MK DESIGN BLOG MK MUSIC BLOG Notes from the workshop Whistle instrument care

Stuck low whistle tuning slide

How to fix a seized whistle tuning slide

(please note this applies to metal tin whistles and low whistles -not wooden ones).

A seized tuning slide has long been a problem on many woodwind instruments.  I thought I’d take the time to talk through the ins and outs of seized tuning slides – an age old curse of woodwind musicians including low whistle players.

First I feel it’s worth mentioning that the best solution is to prevent the tuning slide seizing in the first place – as obvious as it might be to say so!   Contrary to popular belief tuning slides rarely, if ever, seize as a result of dirt getting trapped in the slide.  The two parts actually get stuck because the surface of metals corrodes as it reacts with air – in a similar process to steel rusting.  This reaction on the surface of the two adjacent and touching parts causes the parts to fuse together.  Some metals suffer more from this phenomenon than others.  Aluminium or steel are quite reactive in air and therefore fuse relatively quickly.  Brass and titanium are relatively stable (or ‘inert’) in air and will therefore take much longer to react.

The simplest way of stopping the two parts seizing together is to stop the reaction at the surface of the metal.  This is where tuning slide grease (or cork grease) comes in very useful – it coats the surface of the parts and creates a barrier between them and the air, hence stopping the reaction.  The handy thing is that putting a little on can last for long time.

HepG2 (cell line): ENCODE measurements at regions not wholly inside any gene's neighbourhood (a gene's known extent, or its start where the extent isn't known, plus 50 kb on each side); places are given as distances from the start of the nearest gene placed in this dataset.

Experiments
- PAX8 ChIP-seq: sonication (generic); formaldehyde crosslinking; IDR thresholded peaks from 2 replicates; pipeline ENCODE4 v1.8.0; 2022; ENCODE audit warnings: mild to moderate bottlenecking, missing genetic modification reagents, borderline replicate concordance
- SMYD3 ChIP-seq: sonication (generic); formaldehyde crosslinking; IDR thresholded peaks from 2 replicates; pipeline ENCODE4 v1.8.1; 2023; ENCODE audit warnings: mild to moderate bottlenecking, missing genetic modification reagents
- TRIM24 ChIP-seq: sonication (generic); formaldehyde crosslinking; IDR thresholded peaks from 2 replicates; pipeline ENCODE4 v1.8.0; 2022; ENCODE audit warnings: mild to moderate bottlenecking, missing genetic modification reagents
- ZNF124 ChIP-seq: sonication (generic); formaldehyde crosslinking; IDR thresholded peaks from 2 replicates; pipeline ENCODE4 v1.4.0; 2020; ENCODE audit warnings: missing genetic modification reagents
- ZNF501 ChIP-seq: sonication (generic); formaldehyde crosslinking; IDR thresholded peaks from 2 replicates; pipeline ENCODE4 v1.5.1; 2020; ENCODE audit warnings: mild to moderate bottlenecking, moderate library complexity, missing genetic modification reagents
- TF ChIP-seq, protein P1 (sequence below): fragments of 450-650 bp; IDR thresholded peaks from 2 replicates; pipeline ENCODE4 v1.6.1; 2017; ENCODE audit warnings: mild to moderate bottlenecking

So you have a seized tuning slide?

The tuning slide on your prized music instrument is seized – what should you do?  The first thing to remember is don’t panic!  …or start twisting it with massive pliers or hitting it off things in a blind rage!  The trick is to break the bond which has developed from the corrosion.

Rather than reaching straight for a huge wrench, it’s best to try more gentle methods first and build up from there.

One of the first things to try is a little lubricant like WD40.   Leave it for a while to penetrate after dropping a few drips down between the two brass parts of the slide.  Any excess can be cleaned off with a alcohol based cleaner – e.g. IPA or Meths – before trying to rotate the parts.

If this hasn’t worked then applying some heat may work.  By far the best way of applying heat is with a heat gun, but this should be done very gently so as to avoid any damage.  It can be better to start with a hair dryer which will be a more gentle source of heat, and work up from there.  In any case care should be taken not to burn your hands.   We really only want to heat the outside tube so that it expands and breaks the seal.   The seal can be checked by rotating, using fabric or gloves to protect your hands.

In extreme cases, where you don’t have access to a heat gun, using a blowtorch at a distance and sparingly will break the seal, though many would prefer to send the instrument to an instrument maker before reaching this point!

Of course once you’ve unstuck the tuning slide, make sure to keep some grease on it so it doesn’t happen again!


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